phosphorus absorption is virtually constant across a broad range of intakes suggests that the bulk of phosphorus absorption occurs by passive, concentration-dependent processes. Also, even in the face of dangerous hyperphosphatemia, phosphorus continues to be absorbed from the diet at an efficiency only slightly lower than normal (Brickman et al., 1974).
Phosphorus absorption is reduced by ingestion of aluminum-containing antacids and by pharmacologic doses of calcium carbonate. There is, however, no significant interference with phosphorus absorption by calcium at intakes within the typical adult range.
Excretion of endogenous phosphorus is mainly through the kidneys. Inorganic serum phosphate is filtered at the glomerulus and reabsorbed in the proximal tubule. The transport capacity of the proximal tubule for phosphorus is limited; it cannot exceed a certain number of mmol per unit time. This limit is called the tubular maximum for phosphate (TmP). TmP varies inversely with parathyroid hormone (PTH) concentration; PTH thereby adjusts renal clearance of Pi. At filtered loads less than the TmP (for example, at low plasma Pi values), most or all of the filtered load is reabsorbed, and thus plasma phosphate levels can be at least partially maintained. By contrast, at filtered loads above the TmP, urinary phosphorus is a linear function of plasma phosphate (Bijvoet, 1969; Lemann, 1996; Nordin, 1989). In the healthy adult, urine phosphorus is essentially equal to absorbed diet phosphorus, less small amounts of phosphorus lost in shed cells of skin and intestinal mucosa.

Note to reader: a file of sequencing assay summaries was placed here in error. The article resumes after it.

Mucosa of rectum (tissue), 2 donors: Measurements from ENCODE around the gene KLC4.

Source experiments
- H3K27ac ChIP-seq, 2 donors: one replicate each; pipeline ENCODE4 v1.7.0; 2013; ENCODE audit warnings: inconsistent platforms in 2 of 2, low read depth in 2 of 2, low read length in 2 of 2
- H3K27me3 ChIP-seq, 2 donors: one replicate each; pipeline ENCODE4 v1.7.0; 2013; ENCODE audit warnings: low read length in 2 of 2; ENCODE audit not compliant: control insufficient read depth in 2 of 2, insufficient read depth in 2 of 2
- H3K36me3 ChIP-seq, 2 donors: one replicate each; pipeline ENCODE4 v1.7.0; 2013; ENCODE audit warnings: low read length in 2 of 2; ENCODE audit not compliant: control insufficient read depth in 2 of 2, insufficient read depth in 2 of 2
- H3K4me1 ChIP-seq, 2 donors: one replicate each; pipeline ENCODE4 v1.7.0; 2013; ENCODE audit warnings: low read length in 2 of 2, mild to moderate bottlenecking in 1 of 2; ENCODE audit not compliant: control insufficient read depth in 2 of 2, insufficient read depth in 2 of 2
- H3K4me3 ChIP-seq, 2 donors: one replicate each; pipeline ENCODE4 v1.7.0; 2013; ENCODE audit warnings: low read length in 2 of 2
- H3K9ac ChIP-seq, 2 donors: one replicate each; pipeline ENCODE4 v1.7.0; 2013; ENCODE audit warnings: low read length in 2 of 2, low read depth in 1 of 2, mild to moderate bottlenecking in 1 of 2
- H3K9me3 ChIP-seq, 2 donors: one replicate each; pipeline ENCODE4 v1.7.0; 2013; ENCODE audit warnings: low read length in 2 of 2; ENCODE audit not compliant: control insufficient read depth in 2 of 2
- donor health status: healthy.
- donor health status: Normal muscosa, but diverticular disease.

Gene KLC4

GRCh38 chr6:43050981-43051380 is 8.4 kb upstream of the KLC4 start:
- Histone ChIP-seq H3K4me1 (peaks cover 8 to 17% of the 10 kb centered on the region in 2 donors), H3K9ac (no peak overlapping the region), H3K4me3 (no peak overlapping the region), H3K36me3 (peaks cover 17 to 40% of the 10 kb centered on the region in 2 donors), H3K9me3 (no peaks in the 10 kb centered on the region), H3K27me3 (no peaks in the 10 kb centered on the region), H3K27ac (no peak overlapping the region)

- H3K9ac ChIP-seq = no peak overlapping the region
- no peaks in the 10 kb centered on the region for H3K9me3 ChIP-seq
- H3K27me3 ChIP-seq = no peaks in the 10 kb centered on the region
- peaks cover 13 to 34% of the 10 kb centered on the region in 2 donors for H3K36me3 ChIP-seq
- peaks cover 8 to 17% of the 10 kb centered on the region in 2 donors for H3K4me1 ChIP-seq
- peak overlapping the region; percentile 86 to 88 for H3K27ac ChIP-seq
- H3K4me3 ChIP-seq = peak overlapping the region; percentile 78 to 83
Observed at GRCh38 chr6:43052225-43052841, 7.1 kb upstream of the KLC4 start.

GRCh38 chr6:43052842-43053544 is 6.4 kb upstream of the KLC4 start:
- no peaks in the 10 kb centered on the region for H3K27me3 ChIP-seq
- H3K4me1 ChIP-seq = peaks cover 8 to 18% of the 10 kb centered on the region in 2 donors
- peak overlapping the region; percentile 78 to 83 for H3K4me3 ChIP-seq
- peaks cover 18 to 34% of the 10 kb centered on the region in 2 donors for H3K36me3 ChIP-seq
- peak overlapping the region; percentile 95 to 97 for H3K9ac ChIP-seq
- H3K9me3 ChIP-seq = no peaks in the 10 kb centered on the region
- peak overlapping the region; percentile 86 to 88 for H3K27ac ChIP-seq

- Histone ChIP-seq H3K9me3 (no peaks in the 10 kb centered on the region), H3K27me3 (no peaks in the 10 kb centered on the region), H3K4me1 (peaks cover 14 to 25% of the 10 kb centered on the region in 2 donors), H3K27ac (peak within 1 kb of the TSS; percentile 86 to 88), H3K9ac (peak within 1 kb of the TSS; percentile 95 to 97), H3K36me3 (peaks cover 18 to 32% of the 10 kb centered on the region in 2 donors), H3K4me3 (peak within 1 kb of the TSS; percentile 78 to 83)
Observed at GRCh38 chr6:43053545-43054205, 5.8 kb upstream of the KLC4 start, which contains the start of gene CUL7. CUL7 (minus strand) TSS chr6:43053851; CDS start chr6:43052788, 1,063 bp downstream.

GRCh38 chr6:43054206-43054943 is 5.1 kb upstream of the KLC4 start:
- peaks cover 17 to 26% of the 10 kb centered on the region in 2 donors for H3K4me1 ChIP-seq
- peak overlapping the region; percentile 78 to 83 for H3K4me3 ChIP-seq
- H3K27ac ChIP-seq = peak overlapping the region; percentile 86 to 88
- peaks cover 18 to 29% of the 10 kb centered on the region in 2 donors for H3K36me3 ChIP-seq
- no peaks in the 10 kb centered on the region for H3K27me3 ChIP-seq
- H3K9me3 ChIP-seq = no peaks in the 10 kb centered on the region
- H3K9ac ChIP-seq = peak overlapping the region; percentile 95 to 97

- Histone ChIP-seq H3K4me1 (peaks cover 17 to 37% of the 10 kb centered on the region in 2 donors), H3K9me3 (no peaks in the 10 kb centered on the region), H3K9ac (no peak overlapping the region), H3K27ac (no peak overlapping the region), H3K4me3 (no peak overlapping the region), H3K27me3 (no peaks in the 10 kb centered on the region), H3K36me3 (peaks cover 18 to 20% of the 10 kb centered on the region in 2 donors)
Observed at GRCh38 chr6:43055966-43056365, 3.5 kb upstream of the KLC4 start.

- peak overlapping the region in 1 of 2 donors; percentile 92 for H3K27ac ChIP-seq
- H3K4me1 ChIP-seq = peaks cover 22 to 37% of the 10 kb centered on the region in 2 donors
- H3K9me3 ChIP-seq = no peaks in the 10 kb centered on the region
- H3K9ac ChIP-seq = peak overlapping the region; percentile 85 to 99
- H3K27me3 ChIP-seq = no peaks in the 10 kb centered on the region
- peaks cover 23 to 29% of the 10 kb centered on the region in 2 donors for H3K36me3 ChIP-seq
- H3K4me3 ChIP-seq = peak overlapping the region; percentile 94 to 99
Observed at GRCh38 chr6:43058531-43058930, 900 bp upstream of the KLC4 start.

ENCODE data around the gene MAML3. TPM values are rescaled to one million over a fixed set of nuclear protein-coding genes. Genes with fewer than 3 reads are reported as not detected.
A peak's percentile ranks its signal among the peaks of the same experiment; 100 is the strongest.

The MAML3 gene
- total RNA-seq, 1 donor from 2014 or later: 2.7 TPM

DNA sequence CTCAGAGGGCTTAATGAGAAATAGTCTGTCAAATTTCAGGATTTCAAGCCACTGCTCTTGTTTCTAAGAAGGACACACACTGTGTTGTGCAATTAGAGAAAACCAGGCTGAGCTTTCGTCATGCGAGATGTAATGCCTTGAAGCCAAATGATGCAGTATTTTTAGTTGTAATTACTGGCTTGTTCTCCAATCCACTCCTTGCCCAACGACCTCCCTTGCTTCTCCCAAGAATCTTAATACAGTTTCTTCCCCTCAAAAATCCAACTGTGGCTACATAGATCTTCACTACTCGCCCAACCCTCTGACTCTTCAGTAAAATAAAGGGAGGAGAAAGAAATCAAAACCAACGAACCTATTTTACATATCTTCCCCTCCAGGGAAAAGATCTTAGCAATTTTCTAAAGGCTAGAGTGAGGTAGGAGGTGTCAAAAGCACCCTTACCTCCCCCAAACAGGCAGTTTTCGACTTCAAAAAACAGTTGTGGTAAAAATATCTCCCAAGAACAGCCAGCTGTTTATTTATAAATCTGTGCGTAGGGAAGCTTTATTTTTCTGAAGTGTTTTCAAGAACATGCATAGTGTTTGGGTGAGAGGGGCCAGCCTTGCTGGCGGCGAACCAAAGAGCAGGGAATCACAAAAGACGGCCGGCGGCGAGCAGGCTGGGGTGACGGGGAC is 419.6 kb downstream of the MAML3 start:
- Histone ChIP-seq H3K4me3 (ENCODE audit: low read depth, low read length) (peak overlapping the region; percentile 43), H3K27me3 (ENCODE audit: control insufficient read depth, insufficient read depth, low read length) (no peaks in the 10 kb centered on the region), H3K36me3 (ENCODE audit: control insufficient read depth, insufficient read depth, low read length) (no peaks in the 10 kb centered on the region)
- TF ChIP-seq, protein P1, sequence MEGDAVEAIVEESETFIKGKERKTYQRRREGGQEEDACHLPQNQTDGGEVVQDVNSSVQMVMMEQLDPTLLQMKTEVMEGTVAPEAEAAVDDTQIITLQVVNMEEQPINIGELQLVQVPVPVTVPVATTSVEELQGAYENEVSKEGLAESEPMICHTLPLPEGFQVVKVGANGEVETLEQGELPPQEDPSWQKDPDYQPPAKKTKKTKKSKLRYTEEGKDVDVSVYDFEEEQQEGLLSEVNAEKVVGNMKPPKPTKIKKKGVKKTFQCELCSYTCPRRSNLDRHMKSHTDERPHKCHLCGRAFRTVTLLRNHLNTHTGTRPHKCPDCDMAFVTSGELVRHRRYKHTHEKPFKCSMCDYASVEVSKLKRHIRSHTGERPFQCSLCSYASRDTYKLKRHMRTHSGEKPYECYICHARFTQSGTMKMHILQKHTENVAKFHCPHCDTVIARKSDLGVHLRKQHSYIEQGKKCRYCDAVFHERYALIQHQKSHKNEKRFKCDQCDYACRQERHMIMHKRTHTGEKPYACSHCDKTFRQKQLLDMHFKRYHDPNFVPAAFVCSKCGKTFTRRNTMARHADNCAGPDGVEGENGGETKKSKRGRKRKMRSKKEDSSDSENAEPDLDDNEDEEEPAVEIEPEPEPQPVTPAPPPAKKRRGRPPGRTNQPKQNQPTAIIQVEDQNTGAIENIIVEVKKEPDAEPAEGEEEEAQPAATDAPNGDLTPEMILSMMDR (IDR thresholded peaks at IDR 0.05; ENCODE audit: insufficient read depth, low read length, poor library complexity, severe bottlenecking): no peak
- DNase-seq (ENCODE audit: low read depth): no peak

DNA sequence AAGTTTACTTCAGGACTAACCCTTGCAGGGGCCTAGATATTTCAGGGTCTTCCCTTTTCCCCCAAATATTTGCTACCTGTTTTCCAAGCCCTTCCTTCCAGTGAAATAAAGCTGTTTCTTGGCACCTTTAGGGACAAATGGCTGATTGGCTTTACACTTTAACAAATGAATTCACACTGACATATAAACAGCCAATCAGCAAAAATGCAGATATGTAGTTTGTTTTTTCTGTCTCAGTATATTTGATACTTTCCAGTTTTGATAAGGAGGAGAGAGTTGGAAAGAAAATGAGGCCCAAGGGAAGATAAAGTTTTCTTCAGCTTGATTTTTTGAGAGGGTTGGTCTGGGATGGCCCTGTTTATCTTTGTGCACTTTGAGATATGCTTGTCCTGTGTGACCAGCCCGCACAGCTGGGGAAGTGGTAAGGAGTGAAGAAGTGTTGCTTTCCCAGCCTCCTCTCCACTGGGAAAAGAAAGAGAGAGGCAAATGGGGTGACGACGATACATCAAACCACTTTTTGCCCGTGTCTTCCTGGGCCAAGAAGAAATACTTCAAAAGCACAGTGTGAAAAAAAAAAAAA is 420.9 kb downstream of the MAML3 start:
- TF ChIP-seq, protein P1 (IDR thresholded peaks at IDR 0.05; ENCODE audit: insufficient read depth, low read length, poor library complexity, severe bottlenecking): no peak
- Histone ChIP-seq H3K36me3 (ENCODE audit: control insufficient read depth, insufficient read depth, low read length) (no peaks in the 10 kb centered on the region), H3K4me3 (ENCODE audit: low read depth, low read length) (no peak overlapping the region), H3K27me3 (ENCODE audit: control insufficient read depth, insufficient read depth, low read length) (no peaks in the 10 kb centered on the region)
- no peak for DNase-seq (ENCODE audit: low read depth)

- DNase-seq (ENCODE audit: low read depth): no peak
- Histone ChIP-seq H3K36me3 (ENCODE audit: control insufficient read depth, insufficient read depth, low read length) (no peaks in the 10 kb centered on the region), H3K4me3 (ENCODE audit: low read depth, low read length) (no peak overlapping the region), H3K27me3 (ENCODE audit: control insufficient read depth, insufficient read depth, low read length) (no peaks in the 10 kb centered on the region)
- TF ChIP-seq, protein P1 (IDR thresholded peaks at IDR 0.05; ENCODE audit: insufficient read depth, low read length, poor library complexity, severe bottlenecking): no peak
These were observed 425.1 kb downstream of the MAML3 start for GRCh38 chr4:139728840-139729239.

This regulation of phosphorus excretion is apparent from early infancy. In infants, as in adults, the major site of regulation of phosphorus retention is at the kidney. In studies of infants receiving different calcium intakes (DeVizia et al., 1985; Moya et al., 1992; Williams et al., 1970; Ziegler and Fomon, 1983), phosphorus retention did not differ even with high amounts of dietary calcium (calcium:phosphorus [Ca:P] molar ratios of 0:6, 1:1, or 1.4:1). Any reduction in absorption of phosphorus due to high amounts of dietary calcium were compensated for by parallel reductions in renal phosphorus excretion (DeVizia et al., 1985; Fomon and Nelson, 1993; Moya et al., 1992). The least renal excretory work to maintain normal phosphorus homeostasis would be achieved with human milk as the major source of minerals during the first year of life.
Pi levels are only loosely regulated. Normal Pi levels decline with age from infancy to maturity (Table 5-1). The most likely reason for the